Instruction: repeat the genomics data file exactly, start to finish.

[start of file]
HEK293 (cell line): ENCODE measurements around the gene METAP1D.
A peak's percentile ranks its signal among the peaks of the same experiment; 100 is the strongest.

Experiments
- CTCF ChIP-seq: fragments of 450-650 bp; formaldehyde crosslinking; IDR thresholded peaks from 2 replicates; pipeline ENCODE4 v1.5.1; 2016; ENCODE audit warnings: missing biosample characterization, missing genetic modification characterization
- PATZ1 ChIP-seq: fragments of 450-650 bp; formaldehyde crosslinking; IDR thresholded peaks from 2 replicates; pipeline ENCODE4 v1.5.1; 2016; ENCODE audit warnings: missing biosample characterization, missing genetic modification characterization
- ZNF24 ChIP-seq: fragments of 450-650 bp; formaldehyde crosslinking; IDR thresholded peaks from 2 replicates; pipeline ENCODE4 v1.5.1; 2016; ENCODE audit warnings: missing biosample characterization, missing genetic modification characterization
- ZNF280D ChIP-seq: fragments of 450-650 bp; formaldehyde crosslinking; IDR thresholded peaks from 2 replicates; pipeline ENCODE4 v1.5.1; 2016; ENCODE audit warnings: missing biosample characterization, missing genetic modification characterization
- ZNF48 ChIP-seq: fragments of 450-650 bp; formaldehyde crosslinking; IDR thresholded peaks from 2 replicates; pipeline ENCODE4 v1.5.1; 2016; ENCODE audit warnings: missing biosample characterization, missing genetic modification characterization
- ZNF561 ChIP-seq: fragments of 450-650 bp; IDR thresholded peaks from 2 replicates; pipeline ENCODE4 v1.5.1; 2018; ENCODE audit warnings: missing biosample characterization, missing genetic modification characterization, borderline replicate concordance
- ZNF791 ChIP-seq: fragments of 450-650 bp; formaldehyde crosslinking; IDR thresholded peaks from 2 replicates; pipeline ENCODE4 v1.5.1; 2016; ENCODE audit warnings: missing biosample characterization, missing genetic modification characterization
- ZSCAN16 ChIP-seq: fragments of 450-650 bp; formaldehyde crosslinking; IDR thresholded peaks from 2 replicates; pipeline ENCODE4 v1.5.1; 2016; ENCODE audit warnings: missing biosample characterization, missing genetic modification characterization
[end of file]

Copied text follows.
HEK293 (cell line): ENCODE measurements around the gene METAP1D.
A peak's percentile ranks its signal among the peaks of the same experiment; 100 is the strongest.

Experiments
- CTCF ChIP-seq: fragments of 450-650 bp; formaldehyde crosslinking; IDR thresholded peaks from 2 replicates; pipeline ENCODE4 v1.5.1; 2016; ENCODE audit warnings: missing biosample characterization, missing genetic modification characterization
- PATZ1 ChIP-seq: fragments of 450-650 bp; formaldehyde crosslinking; IDR thresholded peaks from 2 replicates; pipeline ENCODE4 v1.5.1; 2016; ENCODE audit warnings: missing biosample characterization, missing genetic modification characterization
- ZNF24 ChIP-seq: fragments of 450-650 bp; formaldehyde crosslinking; IDR thresholded peaks from 2 replicates; pipeline ENCODE4 v1.5.1; 2016; ENCODE audit warnings: missing biosample characterization, missing genetic modification characterization
- ZNF280D ChIP-seq: fragments of 450-650 bp; formaldehyde crosslinking; IDR thresholded peaks from 2 replicates; pipeline ENCODE4 v1.5.1; 2016; ENCODE audit warnings: missing biosample characterization, missing genetic modification characterization
- ZNF48 ChIP-seq: fragments of 450-650 bp; formaldehyde crosslinking; IDR thresholded peaks from 2 replicates; pipeline ENCODE4 v1.5.1; 2016; ENCODE audit warnings: missing biosample characterization, missing genetic modification characterization
- ZNF561 ChIP-seq: fragments of 450-650 bp; IDR thresholded peaks from 2 replicates; pipeline ENCODE4 v1.5.1; 2018; ENCODE audit warnings: missing biosample characterization, missing genetic modification characterization, borderline replicate concordance
- ZNF791 ChIP-seq: fragments of 450-650 bp; formaldehyde crosslinking; IDR thresholded peaks from 2 replicates; pipeline ENCODE4 v1.5.1; 2016; ENCODE audit warnings: missing biosample characterization, missing genetic modification characterization
- ZSCAN16 ChIP-seq: fragments of 450-650 bp; formaldehyde crosslinking; IDR thresholded peaks from 2 replicates; pipeline ENCODE4 v1.5.1; 2016; ENCODE audit warnings: missing biosample characterization, missing genetic modification characterization